Ben Carson cut the ribbon at the new Vaux Big Picture High School on Tuesday, despite public concerns over his position as Secretary of the Federal Housing and Urban Development.
The former candidate for president, who was previously a neurosurgeon, marked the opening of the school at the intersection of 23rd and Master streets. Vaux had been created through a unique collaboration between the School District of Philadelphia, the Philadelphia Housing Authority (PHA) and Big Picture Learning, a charter school operator.
“I don’t think anywhere else in the city has there been a model like this,” said City Council president, Darrell Clarke, during the celebration held during the school’s opening.
Vaux Big Picture High School is described as an “internship-based, college preparatory experience” and, during Tuesday’s event, Mayor Jim Kenney noted that the school will not be a charter or private school. Instead, he said, it is an open enrollment neighborhood public school in the Philadelphia School District.
With Carson in Philadelphia to cut the ribbon at Vaux, a protest had been planned, however, the city had seemingly prepared for the event with police roadblocks set up in a two-block wide perimeter all around the school. Though there was a protest, Carson wouldn’t have seen it as no one was allowed in or out of the perimeter without the necessary credentials.
In taking his moment before a packed lobby at the school, Carson discussed the need for neighborhoods to support their schools, especially detailing the need for education in modern society.
“Our neighborhoods have to be complete places, nurturing places and I love the concept of public-private partnerships,” he said. “When the community gets involved in the success of the neighborhood and of a school, that is something that remains there forever. In the old model, the government would come in with a big bucket of money and say ‘build this place’ and they would be off to the next project while it deteriorated,” said Carson. “But, when the whole community is involved that doesn’t happen.”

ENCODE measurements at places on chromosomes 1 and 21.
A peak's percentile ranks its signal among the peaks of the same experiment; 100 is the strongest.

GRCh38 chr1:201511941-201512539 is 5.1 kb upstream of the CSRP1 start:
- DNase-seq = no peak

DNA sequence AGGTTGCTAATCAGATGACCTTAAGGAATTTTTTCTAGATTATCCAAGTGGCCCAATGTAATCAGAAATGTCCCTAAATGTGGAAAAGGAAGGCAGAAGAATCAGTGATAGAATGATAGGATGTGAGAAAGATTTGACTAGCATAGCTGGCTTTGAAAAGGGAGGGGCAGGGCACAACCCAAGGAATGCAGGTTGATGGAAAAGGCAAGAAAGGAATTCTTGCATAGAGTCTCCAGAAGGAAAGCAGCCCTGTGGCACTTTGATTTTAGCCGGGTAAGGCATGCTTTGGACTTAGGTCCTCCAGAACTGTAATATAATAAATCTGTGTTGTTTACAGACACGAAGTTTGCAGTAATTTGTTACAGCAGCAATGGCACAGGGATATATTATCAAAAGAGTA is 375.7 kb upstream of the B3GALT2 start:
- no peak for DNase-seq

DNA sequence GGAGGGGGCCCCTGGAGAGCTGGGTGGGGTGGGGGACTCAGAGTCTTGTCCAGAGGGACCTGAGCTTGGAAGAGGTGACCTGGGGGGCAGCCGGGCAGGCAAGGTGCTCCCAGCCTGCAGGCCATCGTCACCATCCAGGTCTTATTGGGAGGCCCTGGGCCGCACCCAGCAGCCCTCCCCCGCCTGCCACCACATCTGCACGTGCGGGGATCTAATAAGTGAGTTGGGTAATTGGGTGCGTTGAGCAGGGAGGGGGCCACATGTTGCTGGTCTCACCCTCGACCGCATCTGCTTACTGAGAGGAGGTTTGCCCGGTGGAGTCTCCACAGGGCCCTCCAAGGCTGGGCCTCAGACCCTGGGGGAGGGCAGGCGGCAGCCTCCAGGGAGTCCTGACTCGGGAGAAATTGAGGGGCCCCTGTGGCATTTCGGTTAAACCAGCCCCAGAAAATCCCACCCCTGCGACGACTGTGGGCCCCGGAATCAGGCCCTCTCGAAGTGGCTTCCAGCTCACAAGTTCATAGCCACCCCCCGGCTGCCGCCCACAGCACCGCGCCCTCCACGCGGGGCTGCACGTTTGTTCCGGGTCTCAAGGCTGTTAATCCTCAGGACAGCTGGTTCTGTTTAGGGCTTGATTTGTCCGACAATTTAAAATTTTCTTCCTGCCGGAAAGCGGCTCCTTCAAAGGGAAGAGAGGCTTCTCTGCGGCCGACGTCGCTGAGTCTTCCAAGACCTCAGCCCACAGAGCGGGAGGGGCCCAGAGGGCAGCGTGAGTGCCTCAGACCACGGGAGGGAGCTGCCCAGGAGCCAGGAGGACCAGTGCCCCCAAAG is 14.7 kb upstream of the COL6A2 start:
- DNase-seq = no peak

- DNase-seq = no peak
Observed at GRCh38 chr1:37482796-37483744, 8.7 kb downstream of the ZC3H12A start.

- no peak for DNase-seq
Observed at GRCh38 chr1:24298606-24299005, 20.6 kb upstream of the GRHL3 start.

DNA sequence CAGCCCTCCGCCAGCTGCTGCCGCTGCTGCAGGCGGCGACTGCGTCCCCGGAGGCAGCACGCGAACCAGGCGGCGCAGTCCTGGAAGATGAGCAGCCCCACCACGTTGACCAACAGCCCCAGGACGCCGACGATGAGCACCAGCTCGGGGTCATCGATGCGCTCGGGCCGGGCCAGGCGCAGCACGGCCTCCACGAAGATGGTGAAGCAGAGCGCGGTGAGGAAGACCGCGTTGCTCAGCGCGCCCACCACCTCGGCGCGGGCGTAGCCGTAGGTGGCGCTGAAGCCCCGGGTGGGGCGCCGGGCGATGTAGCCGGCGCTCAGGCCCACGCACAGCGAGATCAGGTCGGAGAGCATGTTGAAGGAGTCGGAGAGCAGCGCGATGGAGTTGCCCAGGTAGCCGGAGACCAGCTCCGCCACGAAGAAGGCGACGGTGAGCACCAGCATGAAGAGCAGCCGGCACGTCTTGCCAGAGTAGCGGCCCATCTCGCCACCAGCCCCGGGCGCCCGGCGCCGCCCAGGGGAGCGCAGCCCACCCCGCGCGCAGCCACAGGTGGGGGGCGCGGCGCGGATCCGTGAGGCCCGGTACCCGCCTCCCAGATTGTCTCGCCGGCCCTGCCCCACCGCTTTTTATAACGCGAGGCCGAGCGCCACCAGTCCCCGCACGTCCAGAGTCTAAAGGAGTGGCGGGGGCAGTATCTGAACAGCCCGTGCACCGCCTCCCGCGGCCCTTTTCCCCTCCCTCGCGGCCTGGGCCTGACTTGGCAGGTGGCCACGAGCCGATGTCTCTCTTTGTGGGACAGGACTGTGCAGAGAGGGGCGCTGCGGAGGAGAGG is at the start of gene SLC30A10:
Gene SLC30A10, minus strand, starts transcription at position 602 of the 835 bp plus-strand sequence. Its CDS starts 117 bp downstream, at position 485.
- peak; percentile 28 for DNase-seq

He said that, when you have a community in which a public-private partnership has a hand in creating a school – as happened at Vaux – and, community partners have a chance to make income from the success of the school, “you can pretty much guarantee that it’s going to be successful.”
As Carson spoke, the voices of the ninth-graders that filled the classrooms in the school behind him could be heard filling the air. Along the sides of the stage, some of the, more than, 500 students that attend the school flanked Carson as they listened to his words.
Carson said that at Vaux, “students will be able to explore the mysteries of math, science, [attend] classes on social studies, history, philosophy, civics, computers and sports activities to test the body and the will.”
“To be truly educated, one needs to learn everything. Not just something from this group or something from that group, and you should never hear what the other group has to say,” said Carson. “No, people who are educated are very difficult to manipulate and to control and that should always be our goal in education.”
During the day’s celebration, Carson cut a large ribbon as the school’s ninth grade class, set to graduate in 2021, held each end of the ribbon.
“There was a time in this country when it was illegal to educate a slave. Why do you think it was illegal?” asked Carson, turning to the students at his sides. “Because, even those immoral people knew that an educated man is a free man.”